Condor facing another spill

TROUBLED junior Condor Blanco Mines has received a requisition to remove the current board.
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Kristie Batten

The company said substantial shareholders were looking to replace the current board with Patrick Volpe, Vince Truda and Ramon Jimenez.

Condor said it recognised the right of shareholders to call the vote, but was assessing the potential impact on the company, particularly relating to its position with creditors.

Creditors, including directors and advisors, have been forbearing required payments due to the company’s dire position.

The junior has been suspended from trading since May 2016 due to ASX concerns about certain share transactions entered into by the company under the previous board, as well as concerns around disclosure up until July 2016.

The company was put into administration in mid-2016, which was deemed invalid by a court.

It came after the former board was voted out by shareholders and replaced with a new board led by shareholder Joshua Farquhar, who remains as executive chairman.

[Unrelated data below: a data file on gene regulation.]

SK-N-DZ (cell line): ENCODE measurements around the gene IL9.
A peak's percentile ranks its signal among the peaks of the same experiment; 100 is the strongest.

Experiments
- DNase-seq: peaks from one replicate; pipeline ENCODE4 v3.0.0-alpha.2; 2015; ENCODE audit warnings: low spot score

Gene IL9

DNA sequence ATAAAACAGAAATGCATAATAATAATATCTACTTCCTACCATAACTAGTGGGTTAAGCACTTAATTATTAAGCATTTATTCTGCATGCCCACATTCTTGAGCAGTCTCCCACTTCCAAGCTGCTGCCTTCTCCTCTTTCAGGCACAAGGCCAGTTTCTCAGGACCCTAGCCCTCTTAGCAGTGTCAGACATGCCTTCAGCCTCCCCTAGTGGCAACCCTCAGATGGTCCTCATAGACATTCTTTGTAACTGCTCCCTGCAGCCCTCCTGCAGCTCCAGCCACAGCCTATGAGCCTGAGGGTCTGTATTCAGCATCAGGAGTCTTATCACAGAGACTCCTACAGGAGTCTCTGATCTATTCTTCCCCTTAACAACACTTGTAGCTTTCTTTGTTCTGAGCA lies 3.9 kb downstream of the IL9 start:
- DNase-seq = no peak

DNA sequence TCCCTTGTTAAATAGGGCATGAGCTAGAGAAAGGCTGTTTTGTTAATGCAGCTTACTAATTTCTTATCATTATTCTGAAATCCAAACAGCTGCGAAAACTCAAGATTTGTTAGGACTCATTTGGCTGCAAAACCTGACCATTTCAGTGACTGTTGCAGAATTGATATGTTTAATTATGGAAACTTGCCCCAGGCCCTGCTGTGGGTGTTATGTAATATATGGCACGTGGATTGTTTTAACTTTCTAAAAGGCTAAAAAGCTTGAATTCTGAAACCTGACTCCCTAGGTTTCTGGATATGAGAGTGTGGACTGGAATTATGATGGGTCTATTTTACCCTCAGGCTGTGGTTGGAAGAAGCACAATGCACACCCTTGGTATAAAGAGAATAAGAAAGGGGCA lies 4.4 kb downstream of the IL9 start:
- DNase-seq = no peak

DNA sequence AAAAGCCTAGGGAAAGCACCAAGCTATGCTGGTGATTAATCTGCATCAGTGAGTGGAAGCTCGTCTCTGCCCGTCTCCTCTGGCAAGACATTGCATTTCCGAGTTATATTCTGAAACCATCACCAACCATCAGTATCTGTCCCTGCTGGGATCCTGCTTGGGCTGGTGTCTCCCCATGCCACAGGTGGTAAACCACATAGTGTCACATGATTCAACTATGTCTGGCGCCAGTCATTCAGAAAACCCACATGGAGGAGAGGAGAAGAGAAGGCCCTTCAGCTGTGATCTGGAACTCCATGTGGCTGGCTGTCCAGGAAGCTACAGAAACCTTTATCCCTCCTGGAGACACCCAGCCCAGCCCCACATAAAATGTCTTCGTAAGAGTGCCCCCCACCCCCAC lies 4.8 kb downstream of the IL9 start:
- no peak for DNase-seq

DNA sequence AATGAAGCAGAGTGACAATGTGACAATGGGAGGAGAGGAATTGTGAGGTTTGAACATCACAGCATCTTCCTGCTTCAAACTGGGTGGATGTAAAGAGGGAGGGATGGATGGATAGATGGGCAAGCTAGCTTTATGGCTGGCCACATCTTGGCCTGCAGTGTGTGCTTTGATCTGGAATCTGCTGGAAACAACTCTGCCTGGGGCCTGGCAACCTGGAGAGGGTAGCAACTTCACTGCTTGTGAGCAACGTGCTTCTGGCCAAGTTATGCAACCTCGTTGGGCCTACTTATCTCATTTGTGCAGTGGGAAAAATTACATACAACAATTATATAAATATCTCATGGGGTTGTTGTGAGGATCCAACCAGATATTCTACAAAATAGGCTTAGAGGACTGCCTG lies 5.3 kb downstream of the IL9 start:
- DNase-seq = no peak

The previous directors were convicted rapist Glen Darby and his reported flatmate Timothy Stops.

Other previous directors of the company included Darby’s sister Lia Darby and his reported ex-girlfriend Michelle Feruglio.

Condor is facing an investigation by the Australian Securities and Investments Commission into suspected contraventions of law by the former directors between February 1, 2014 and July 4, 2016 (the day before the new board took control).

Condor has been in talks with the ASX regarding the requirements to be reinstated. The company will have to re-comply with listing rules and resolve improper share issues.

That will require the lodgement of a prospectus, the company having net tangible assets of at least $4 million or a market capitalisation of $15 million, and at least 300 shareholders.

The company noted it had negative assets and less than 70 shareholders

Condor predicted the cost of the re-compliance would be at least $500,000 and there was no certainty it would occur.

Earlier this month, the company reported it had placed 14 million shares at 0.15c per share to sophisticated and professional investors to meet immediate administration expenses and reduce current liabilities.

Condor had just $10,000 at the end of September.

The board continues to explore ways in which it can pursue compensation for the damage caused to the company by the improper share transactions.

Voluntary administration is another avenue being considered.

Condor has until March 8 to hold the meeting.

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